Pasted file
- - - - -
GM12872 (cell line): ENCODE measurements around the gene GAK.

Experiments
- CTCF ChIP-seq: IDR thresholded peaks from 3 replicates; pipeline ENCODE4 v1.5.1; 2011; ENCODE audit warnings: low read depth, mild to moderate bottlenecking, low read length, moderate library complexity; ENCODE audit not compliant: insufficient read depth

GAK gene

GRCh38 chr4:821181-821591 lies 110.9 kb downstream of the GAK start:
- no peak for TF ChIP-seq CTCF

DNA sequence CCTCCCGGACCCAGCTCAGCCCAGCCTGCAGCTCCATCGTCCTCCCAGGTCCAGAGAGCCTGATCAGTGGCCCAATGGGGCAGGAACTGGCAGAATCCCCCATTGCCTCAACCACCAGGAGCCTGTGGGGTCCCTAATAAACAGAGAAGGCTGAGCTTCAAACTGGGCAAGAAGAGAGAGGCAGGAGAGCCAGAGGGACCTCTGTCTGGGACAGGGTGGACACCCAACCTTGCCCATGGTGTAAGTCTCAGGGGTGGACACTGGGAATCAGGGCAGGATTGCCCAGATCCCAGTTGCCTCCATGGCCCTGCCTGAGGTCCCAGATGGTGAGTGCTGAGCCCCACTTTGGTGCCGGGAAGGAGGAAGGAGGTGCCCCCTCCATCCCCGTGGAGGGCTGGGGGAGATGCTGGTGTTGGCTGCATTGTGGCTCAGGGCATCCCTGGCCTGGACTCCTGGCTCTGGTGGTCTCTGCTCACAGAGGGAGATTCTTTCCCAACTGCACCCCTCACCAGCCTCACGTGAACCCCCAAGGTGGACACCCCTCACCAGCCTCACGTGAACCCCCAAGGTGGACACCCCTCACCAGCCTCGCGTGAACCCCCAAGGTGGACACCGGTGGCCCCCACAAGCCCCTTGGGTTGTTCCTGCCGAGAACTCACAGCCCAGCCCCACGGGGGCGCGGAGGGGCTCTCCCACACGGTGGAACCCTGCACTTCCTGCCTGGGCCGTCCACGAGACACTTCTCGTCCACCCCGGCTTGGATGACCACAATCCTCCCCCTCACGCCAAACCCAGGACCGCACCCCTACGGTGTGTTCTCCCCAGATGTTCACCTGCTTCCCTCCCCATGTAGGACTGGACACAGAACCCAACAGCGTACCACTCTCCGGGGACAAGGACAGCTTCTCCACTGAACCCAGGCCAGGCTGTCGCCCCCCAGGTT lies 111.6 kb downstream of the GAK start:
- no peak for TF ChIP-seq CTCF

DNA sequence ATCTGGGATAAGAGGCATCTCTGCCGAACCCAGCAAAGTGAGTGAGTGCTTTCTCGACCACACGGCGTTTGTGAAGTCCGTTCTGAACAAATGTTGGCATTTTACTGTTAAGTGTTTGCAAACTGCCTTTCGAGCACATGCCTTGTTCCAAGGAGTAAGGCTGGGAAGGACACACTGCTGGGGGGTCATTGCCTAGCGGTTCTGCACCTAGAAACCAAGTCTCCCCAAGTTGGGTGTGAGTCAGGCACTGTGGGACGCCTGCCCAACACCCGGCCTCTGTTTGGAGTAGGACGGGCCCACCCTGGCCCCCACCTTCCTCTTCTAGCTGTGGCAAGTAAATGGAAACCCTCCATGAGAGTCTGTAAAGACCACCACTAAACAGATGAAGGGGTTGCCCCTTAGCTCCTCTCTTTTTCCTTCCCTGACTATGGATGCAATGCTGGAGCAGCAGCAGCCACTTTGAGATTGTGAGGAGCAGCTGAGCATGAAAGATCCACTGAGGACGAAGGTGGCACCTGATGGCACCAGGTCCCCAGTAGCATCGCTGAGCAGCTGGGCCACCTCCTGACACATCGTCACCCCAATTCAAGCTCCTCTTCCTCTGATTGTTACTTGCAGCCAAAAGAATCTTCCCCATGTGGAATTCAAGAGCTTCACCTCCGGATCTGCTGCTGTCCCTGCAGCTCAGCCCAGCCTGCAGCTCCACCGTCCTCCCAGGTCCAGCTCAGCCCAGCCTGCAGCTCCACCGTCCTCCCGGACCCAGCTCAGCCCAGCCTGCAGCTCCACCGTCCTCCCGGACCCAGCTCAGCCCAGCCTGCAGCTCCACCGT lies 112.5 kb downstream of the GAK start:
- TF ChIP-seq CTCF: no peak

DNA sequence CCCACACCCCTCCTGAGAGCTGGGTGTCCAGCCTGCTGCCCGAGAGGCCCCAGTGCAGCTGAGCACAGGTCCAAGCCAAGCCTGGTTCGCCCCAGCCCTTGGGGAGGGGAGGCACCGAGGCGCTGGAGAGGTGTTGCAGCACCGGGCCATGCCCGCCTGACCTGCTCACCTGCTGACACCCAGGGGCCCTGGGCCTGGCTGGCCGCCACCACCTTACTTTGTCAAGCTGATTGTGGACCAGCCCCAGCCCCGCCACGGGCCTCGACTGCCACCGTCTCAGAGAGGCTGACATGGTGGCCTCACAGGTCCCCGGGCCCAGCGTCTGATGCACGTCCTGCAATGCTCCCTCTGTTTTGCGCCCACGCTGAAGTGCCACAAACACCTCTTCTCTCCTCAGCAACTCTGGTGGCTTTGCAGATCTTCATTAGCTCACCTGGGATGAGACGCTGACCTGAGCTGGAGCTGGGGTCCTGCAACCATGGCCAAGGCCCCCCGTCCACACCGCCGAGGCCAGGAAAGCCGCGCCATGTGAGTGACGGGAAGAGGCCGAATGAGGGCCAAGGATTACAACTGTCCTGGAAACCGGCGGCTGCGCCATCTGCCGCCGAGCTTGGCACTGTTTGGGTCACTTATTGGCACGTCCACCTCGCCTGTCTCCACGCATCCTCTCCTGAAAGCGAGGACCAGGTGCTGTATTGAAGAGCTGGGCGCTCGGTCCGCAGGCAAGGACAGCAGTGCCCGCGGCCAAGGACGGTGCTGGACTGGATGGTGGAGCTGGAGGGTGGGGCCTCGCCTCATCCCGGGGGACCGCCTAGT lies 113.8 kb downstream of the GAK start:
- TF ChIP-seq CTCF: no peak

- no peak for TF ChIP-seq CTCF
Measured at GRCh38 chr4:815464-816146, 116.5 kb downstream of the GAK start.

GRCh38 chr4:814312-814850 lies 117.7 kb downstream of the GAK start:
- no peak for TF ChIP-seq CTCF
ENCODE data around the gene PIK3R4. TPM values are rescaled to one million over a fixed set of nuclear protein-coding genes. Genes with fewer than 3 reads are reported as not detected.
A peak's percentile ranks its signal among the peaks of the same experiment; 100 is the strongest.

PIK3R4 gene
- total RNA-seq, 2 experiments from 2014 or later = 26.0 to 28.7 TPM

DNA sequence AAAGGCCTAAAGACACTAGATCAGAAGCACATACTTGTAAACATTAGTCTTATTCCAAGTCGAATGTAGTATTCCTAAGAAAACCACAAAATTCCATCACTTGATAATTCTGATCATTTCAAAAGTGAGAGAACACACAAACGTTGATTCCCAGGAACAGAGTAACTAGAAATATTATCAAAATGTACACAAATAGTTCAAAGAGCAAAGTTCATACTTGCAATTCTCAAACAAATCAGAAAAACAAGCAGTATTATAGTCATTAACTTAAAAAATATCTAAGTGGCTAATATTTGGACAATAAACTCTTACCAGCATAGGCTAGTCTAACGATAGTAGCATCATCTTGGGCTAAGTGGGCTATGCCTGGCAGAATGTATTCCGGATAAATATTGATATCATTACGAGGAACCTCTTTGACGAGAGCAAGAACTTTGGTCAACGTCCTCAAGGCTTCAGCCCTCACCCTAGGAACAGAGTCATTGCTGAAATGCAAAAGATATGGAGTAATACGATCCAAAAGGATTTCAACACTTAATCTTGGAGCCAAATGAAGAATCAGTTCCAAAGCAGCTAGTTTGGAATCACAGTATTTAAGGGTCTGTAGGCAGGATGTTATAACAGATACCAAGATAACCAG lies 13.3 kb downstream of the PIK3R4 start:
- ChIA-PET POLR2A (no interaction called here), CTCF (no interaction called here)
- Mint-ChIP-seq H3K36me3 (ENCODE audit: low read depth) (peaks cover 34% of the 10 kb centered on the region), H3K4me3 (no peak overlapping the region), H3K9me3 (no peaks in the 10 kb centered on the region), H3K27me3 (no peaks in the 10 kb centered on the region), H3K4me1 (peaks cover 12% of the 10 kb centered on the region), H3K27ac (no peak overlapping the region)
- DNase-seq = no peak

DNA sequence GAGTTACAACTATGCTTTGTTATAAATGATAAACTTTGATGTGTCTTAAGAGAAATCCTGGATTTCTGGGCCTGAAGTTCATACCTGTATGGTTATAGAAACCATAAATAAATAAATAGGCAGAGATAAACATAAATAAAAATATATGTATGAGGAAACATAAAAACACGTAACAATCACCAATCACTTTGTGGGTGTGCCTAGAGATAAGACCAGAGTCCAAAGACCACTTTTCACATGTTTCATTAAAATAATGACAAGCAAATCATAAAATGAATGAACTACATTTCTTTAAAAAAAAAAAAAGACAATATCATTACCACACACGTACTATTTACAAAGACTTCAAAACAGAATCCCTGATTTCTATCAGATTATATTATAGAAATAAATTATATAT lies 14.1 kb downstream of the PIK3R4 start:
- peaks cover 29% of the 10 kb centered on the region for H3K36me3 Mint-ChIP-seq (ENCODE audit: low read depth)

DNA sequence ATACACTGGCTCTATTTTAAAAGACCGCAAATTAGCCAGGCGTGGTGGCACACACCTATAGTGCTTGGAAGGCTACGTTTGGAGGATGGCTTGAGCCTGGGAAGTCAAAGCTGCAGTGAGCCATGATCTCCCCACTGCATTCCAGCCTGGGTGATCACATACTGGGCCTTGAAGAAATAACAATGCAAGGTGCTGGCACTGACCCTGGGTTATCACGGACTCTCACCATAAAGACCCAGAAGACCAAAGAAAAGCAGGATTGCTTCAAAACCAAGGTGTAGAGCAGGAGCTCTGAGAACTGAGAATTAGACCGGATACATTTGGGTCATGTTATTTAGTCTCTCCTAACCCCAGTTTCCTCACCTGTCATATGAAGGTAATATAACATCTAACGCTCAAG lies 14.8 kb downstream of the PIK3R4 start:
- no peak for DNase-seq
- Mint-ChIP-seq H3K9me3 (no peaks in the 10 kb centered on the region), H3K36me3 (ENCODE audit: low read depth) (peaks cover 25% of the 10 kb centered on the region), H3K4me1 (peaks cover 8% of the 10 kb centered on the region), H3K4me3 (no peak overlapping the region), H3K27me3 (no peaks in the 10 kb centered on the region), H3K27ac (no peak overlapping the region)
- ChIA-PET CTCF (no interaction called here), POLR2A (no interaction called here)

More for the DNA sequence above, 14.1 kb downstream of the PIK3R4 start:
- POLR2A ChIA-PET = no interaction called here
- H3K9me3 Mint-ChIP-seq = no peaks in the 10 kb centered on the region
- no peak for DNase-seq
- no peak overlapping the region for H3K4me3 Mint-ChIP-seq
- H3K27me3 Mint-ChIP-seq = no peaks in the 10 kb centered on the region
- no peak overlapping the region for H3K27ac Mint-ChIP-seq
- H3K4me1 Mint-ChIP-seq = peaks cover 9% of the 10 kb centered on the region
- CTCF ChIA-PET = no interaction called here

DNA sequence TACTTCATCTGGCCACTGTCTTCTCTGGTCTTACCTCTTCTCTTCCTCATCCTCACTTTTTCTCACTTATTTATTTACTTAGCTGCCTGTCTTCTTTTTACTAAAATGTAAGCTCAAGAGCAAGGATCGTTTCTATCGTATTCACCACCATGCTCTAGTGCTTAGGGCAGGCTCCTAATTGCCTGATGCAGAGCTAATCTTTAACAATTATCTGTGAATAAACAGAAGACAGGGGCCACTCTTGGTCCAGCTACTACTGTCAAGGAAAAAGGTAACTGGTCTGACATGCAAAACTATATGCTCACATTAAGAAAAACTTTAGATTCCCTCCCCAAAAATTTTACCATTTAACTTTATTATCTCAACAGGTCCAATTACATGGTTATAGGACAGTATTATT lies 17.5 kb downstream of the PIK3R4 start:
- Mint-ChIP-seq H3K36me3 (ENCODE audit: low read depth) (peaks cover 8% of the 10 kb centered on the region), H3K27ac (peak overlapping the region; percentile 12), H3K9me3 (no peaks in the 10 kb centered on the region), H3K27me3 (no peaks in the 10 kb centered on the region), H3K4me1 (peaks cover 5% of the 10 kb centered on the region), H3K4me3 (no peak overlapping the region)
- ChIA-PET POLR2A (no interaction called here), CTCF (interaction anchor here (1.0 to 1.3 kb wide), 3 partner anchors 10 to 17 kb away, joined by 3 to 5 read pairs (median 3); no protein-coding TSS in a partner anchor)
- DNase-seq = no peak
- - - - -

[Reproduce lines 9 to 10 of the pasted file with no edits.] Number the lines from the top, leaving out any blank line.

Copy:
DNA sequence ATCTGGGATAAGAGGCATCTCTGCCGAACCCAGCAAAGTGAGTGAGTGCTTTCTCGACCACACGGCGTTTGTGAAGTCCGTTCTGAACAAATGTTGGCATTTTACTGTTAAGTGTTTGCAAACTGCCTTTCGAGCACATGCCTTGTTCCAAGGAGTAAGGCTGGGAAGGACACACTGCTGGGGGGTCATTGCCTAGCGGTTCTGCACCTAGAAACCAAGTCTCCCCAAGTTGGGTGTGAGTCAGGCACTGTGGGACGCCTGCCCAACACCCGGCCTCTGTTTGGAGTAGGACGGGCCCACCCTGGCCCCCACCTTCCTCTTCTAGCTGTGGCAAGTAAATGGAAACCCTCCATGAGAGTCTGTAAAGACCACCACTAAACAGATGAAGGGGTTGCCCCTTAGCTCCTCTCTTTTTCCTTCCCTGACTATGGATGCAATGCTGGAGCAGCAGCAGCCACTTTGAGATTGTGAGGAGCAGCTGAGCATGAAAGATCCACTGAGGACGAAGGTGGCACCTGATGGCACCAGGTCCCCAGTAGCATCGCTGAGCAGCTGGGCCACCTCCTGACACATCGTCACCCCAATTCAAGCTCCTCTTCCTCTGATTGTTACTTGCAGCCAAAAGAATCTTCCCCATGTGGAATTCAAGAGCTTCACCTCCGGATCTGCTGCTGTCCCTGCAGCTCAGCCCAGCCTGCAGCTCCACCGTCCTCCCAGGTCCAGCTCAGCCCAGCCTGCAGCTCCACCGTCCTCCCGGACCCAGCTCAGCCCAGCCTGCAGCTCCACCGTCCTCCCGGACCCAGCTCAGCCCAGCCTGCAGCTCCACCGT lies 112.5 kb downstream of the GAK start:
- TF ChIP-seq CTCF: no peak